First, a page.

5 Winter Dangers for Dogs

Posted on Mar 5 2015 - 9:00am by Susan Bewley

 

5 Winter Dangers for DOgs
Is there one thing your dog looks forward to during the day? For Reya, nothing is better than ‘walkie time’. The moment she sees us pick up the leash she does hops and is so excited we almost have to wrestle her to hook her leash. While we know she loves going outside it can be unnerving to pet parents like us since there are so many dangers during the winter. Not only do we have to worry about the cold itself, but chemicals used in cars and thawing the ice itself! Knowing that winter can be concerning for us all of us, we included 5 of the biggest winter dangers for dogs and cats.

 

  1. Beware of Salt & Chemicals to Thaw Ice – I know I have stressed this in other articles, but please be careful of salt and chemicals used for melting ice. While they may not seem like anything to us humans, they can cause burns and skin abrasions. When licked, it can also cause tummy issues. To avoid these issues, clean your dogs paws well, or better yet, have booties!
  2. Antifreeze or Ethylene Glycol Poisoning – If I had to pick the most dangerous thing outdoor to our furry friends, it’s antifreeze. Many people change their antifreeze during the winter and some unintentionally spills (or worse, people just dump it). This very toxic poison smells and tastes sweet to pets. The main ingredients in antifreeze, or Ethylene Glycol, is extremely toxic and is one of the leading causes of accidental illness and death of pets every year. In a short period of time, pets can suffer from severe nervous system and kidney damage, which even with vet assistance, sometimes can still lead to a horrible death. To be safe, keep your dog away from parked cars or anything that looks ‘odd’ on the ground, just to make sure! As well, avoid having your dog eat snow near these areas.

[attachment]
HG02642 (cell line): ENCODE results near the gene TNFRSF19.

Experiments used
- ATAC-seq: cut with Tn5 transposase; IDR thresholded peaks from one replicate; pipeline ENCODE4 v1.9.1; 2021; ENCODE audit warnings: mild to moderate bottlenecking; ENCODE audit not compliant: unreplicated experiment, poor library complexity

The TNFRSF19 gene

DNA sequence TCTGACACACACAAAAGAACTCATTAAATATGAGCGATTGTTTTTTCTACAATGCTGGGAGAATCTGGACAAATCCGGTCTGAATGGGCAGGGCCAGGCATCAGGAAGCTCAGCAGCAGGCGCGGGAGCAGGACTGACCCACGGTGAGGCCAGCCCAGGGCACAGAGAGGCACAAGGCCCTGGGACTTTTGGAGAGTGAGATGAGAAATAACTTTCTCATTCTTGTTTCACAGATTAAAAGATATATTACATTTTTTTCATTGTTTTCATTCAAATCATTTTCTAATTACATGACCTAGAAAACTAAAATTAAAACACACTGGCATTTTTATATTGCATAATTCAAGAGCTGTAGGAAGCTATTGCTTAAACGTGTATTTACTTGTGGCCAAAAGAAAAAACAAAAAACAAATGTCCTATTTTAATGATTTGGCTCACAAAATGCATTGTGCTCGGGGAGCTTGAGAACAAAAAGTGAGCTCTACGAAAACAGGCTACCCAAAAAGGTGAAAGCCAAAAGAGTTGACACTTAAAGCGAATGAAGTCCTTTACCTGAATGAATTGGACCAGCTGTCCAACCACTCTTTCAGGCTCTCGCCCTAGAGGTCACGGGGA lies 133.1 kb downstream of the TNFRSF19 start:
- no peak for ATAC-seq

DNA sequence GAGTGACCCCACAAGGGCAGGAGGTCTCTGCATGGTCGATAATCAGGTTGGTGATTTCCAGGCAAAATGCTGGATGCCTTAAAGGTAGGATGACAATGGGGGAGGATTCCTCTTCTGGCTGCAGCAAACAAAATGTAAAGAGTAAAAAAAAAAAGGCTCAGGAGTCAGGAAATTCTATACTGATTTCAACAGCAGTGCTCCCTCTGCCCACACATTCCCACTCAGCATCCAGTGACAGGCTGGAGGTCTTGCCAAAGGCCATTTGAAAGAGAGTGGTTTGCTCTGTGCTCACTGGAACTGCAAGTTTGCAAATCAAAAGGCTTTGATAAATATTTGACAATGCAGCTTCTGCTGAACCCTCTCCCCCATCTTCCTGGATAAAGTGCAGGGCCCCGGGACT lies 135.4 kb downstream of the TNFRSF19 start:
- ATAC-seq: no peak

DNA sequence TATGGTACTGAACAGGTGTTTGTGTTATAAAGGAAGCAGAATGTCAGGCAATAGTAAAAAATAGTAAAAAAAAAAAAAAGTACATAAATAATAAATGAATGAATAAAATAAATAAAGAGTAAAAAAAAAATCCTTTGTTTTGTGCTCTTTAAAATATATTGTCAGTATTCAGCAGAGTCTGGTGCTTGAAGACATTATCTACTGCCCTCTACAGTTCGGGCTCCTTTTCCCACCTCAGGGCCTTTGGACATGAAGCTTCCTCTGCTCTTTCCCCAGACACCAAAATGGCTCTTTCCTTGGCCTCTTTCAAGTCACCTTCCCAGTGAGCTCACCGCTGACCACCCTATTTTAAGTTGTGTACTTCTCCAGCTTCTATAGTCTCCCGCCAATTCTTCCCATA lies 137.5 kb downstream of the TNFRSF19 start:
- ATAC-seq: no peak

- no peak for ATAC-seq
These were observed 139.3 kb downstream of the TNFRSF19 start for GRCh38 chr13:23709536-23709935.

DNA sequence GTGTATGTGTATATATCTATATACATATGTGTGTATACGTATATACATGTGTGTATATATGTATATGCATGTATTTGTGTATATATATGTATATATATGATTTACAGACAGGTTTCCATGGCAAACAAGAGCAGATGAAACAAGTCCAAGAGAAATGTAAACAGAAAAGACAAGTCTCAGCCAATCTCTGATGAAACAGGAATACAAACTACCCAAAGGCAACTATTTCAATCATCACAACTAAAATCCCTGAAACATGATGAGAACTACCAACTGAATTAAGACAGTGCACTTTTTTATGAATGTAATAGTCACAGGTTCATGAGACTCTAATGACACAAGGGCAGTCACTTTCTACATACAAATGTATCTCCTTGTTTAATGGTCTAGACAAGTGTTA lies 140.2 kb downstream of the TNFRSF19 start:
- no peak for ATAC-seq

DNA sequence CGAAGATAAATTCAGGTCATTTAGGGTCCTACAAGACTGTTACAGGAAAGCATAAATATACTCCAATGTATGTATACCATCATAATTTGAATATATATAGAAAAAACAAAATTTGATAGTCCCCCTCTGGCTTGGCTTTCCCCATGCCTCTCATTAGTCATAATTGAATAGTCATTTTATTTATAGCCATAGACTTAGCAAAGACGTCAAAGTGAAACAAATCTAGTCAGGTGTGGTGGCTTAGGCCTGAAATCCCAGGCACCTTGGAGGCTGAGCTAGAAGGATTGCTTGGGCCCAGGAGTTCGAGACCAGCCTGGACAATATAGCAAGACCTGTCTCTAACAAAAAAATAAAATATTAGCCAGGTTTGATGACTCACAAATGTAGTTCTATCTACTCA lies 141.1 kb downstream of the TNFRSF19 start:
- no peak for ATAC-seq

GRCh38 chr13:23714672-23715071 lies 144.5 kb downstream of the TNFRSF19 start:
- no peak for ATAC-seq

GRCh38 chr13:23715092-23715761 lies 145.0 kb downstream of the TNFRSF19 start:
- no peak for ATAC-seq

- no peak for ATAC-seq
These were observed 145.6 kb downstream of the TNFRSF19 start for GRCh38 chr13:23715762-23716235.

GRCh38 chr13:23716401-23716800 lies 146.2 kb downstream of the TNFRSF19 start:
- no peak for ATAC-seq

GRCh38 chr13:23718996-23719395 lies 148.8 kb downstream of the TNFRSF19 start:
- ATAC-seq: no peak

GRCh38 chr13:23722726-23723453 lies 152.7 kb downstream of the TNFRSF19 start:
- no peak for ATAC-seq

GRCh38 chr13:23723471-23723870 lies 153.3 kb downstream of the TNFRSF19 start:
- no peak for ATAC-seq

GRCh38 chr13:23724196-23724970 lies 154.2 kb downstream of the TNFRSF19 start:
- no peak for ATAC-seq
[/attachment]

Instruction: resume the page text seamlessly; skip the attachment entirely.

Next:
3. Frostbite – If your furry loved ones are anything like my Reya, they love nothing more than running around in snow and having fun. Unfortunately, like us, frostbite is a major concern, especially on exposed skin like paws, the nose, tail, and ears. Dogs may start noticing they feel funny and try licking exposed skin that doesn’t feel right. When you get inside, check to see how these areas feel. One sign of frostbite is pale, hard skin that remains cold after dogs have been inside. Immediately call your vet if this happens and never ever expose this area to hot water or heat packs. To avoid this from happening, have your dog in booties, a coat (some breeds), and don’t keep outside for too long!
  4. Beware of Ice – Like us, ice can be very dangerous for dogs. While we may carefully try maneuvering on sidewalks, they are running full speed on top of ice covered by snow. Falling on ice can be just as hurtful and they don’t have clothes to protect them from scrapes and cuts. To be safe, keep dogs away from unknown areas, especially if you are unsure if there may be ice or other hazards under the snow. As well, avoid lakes and streams that are frozen over. Even though they may look solid, they may not be as solid as you think!
  5. Food – While we all want to think people are honest, this is the time of year we really need to be careful about food being left in unknown places. Some ‘not so friendly’ people leave out poisoned food to get rid of animals trying to find a warm place for the winter. This can sometimes mean feral cats and dogs too. As a safety measure, keep your dogs and cats away from any strange food laying around, especially since they may be extra hungry from being out in the cold after a long walk!